Jasmine Unit Tests in an RxJs + Firebase app: Part 2

For today’s post, we’ll cover some useful test execution shortcuts and then dive into how to test code that uses AngularFire’s database.list.push() method to write data into the database.

Jasmine Test Execution Shortcuts

Part 1 covered describe and it, functions that are part of Jasmine that provide BDD-style tests. We looked at the following simple test:

describe("The Alert Helper", () => {

   // DI, setup, and beforeEach code elided

  it("should create an error alert with a provided message", () => {
    spyOn(AlertCtrlStub.prototype, "create").and.callThrough();

    alertHelper.triggerErrorAlert("This is a message!");

      message: "This is a message!",
      buttons: [
          text: "Ok",
          role: "cancel",

As you can see describe can be used to mark a suite of tests and each individual test can live in an it.

Now consider what happens when you build up enough tests in your application that it takes awhile for your entire test suite to run . . .


Jasmine Unit Tests in an RxJs + Firebase app: Part 1

Unit testing can be…well….different in an app built on libraries devoted to functional, asynchronous paradigms. AngularFire 2 may well be the epitome of this. There’s a lot to unpack. It’s TypeScript for one thing, not just plain JS. On top of that, add the RxJs library. Firebase‘s realtime database feature is both real-time and NoSql for another thing. It uses WebSocket so all the RxJs stuff really does sit around emitting events whenever data changes in Firebase. Phew! This does not make things plain and simple!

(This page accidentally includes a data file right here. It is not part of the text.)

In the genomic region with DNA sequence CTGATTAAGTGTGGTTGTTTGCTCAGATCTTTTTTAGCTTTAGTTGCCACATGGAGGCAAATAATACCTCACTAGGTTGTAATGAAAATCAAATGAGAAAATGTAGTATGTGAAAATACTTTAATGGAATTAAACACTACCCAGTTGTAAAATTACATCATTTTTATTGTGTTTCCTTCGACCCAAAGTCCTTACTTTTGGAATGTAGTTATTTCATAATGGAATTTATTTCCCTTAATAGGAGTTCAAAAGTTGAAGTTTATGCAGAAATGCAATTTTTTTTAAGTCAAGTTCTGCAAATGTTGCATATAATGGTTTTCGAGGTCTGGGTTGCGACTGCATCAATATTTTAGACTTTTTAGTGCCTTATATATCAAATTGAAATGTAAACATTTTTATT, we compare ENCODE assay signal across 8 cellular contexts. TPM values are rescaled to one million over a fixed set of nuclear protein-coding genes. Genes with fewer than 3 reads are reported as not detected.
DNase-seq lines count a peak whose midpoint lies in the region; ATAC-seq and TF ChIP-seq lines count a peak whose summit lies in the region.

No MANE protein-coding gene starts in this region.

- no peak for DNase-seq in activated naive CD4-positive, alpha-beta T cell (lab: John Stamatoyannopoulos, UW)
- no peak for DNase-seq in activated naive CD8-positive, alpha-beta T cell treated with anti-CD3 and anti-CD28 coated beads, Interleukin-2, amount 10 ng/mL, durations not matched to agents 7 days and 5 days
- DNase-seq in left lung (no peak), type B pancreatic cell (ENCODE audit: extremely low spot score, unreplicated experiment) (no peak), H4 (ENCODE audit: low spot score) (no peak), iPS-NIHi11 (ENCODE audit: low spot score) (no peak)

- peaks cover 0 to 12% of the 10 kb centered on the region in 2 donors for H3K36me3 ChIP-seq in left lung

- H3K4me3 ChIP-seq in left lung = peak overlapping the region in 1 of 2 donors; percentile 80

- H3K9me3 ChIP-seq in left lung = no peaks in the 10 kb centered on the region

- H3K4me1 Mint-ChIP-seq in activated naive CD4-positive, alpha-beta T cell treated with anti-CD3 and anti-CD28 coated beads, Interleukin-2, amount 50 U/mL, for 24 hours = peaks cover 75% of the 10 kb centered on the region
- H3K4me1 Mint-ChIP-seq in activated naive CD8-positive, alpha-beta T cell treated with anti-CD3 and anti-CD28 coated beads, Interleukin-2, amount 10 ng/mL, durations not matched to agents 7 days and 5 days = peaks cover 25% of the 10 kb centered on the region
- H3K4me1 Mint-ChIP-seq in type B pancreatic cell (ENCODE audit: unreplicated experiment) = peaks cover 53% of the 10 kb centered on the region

I’ve gathered some experience with it the past eight months in an Ionic mobile app, and here are the tips and tricks I have gathered, collected, stumbled upon, and cringed over. We used Jasmine as the test framework in my application, and these examples do the same.

By no means do I mean the examples below to be prescriptive or otherwise thought of as “the way to do things.” Probably there are better ways. But they have worked for me and my team. I encourage anyone to provide suggestions and feedback in the comments section.

Getting started with first things first: setup . . .

Basics of fault-tolerant Promises in TypeScript

Recently I’ve been spending some time developing an Ionic 2 mobile app, which uses Angular and TypeScript.

I have noticed a couple places where my team has code similar to this:

someCallThatReturnsAPromise().then( () => {
  someOtherCallThatReturnsAPromise().then( () => {
}, (err) => {
  this.alertHelper.triggerErrorAlert("Hi an error happened: " + err.message);

This works but it suppresses errors . . .

Non-functional requirements are important yet often forgotten


Most software professionals in my experience lapse into talking about “requirements” while meaning only functional requirements. We seem to forget that there are also non-functional requirements, and that non-functional requirements are usually just as important as functional requirements to the end user or customer. Sometimes the non-functional requirements are more important.

Just to set some context, I would describe “functional requirements” as software requirements that . . .


Tackling Map.get()’s null-returning anti-pattern

In the beginning was Dictionary and HashTable, and they returned null when a call to get() was made. And the darkness prevailed over the land. And programmers found many NullPointerExceptions in production and confusion reigned on the face of the deep.

Then lo Map and HashMap were created. And there was great rejoicing, because their performance was greatly improved. And yea the royal order of code scribes did thus feel a great advance.

But confusion still reigned on the face of the deep, and null was returned on every call to get() . . .